The Center for Advanced Energy Studies (CAES) hosted a ribbon cutting ceremony Nov. 7 in Idaho Falls to unveil a new scanning transmission electron microscope as well as a new 3D metal printer.
The Center for Advanced Energy Studies is a research and education consortium among Idaho National Laboratory (INL), Boise State University, Idaho State University and University of Idaho. The center focuses on nuclear science and engineering, advanced materials science, energy systems design, bioenergy, energy policy, and much more. The new equipment increases the opportunities for collaboration with INL in several mission areas and complements INL’s advanced manufacturing strategy.
The new transmission electron microscope, a ThermoFisher FEI Spectra 300, serves as the centerpiece of CAES’s Microscopy and Characterization Suite and opens access to industry, academic and government researchers from around the world. According to David Estrada, an associate professor with Boise State’s Micron School of Materials Science and Engineering and the associate director of CAES, it is a state-of-the-art tool that will allow researchers to see individual atoms in materials. It is one of the few in the world that has the kind of imaging capability for samples that have been irradiated or emit radiation.
“This tool is a major advancement for materials research in the state of Idaho and the fact that it is at CAES shows how important the collaborations are between INL and the state’s research universities,” Estrada said. “By analyzing how the electrons interact with the material through diffraction, transmission and energy loss, we can gather much information about how atoms are arranged in a sample and their chemical composition.”
In addition to the microscope, a new 3D metal printer will add to the combined capabilities of INL’s Advanced Manufacturing Suite. Marianne Walck, who serves both as deputy laboratory director for science and technology and as chief research officer at INL, said CAES received the new Open Additive PANDA 3D metal printer through a Nuclear Energy University Program grant from the U.S. Department of Energy.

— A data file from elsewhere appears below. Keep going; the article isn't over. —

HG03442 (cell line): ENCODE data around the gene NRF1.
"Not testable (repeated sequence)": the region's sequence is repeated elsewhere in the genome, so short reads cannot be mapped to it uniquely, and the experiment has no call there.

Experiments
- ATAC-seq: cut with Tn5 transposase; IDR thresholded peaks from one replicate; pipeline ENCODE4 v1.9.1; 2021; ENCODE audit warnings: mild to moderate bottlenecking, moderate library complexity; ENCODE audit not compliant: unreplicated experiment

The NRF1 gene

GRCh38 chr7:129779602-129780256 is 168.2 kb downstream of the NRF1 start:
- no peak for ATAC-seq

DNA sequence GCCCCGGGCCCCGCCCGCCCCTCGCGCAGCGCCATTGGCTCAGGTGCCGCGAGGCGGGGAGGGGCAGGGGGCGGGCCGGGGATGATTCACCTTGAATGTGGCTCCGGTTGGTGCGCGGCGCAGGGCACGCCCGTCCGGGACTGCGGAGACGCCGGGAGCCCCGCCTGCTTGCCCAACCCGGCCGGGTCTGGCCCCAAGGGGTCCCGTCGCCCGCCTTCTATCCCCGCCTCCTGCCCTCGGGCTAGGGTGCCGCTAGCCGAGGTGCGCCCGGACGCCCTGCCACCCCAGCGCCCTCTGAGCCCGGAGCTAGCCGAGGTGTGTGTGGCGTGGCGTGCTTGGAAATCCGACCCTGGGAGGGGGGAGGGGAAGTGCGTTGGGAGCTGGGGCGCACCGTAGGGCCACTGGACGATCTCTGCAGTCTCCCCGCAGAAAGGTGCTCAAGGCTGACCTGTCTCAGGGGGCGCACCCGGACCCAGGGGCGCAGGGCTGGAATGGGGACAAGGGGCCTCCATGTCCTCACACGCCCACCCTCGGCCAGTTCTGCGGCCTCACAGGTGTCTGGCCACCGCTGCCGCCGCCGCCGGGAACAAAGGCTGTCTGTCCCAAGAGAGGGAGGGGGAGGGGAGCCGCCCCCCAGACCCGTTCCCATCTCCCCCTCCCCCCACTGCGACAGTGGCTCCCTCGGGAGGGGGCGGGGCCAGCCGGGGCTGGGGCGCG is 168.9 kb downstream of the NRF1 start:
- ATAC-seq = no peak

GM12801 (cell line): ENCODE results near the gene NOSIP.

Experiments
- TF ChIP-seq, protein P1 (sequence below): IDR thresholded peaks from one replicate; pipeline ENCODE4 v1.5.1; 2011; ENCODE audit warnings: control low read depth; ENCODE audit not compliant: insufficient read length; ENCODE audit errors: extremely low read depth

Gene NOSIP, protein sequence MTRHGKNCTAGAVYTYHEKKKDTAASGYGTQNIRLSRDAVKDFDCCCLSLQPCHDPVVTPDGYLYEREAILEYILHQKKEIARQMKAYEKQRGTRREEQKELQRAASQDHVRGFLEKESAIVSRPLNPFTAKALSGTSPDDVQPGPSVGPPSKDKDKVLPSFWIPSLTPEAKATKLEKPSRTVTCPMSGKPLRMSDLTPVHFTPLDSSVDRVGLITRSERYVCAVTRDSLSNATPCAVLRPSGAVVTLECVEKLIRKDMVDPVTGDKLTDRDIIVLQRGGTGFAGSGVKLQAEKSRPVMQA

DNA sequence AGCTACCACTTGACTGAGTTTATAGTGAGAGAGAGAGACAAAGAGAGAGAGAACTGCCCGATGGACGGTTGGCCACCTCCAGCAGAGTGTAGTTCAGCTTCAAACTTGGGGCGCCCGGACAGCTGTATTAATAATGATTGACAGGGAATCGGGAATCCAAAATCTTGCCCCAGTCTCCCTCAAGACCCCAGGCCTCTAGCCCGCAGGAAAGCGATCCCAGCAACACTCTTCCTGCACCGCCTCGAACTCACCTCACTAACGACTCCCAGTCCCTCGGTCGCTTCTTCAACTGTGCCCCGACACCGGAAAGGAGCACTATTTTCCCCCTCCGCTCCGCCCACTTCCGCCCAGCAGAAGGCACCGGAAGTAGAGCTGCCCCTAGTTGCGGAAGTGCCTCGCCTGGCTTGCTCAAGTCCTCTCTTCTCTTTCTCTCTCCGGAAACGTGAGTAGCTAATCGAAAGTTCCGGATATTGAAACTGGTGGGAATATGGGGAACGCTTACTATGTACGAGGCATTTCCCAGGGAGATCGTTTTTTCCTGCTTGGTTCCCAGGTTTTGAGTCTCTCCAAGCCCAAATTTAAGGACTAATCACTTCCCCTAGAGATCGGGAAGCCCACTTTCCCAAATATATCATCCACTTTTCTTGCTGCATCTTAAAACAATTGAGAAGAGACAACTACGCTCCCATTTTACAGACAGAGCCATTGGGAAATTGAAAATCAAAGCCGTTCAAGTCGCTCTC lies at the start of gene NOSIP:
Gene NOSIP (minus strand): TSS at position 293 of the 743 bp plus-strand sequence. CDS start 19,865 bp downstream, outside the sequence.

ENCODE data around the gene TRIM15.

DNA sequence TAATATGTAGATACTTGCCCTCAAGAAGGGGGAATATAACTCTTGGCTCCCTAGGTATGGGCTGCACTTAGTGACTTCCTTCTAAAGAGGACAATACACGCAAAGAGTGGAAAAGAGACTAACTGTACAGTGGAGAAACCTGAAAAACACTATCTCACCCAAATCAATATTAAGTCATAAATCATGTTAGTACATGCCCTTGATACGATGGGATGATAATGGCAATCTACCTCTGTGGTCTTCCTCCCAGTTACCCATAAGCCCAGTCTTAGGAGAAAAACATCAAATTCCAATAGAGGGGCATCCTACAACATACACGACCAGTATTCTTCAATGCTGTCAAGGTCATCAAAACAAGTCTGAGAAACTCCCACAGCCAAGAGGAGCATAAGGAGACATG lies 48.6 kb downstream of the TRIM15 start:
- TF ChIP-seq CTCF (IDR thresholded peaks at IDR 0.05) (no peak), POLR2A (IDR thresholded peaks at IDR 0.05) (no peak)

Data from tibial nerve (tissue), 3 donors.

The grant was awarded to a team led by associate professor Mike Hurley of Boise State’s College of Engineering. The award stems from Hurley’s participation in the 2019 CAES Summer Visiting Faculty Program and includes team members from INL and the Boise State Micron School of Materials Science and Engineering. The suite’s combination of assets supports material development, printed substances and structural edited manufacturing at INL and its partner universities, Walck said.
The printer’s unique capabilities allow metal, ceramic and a variety of other powders to be used to manufacture structural components. The tool is complemented by a suite of electronic materials printers and nanoparticle ink synthesis and characterization equipment for on demand manufacturing of electronics and sensors. Estrada said such printers may even be used aboard the International Space Station one day to print electronic materials, enabling scientists there to make circuit board repairs on site for the first time. A demonstration tailored to highlight electronics printing in space is scheduled for 2024.
Boise State University’s Vice President for Research and Economic Development Nancy Glenn said the partnerships among CAES and Idaho’s research universities serve as a catalyst for innovation in the state and region.
“Our universities have a unique opportunity here in Idaho to partner with INL and have access to this equipment,” said Glenn. “I am excited about the science and engineering that will come from the transmission electron microscope and 3D metal printer, the partnership opportunities that we have to grow, both within the state as well as outside the state, and the advanced training on the state-of-the-art equipment that our students will receive.”
– By Michael Freeman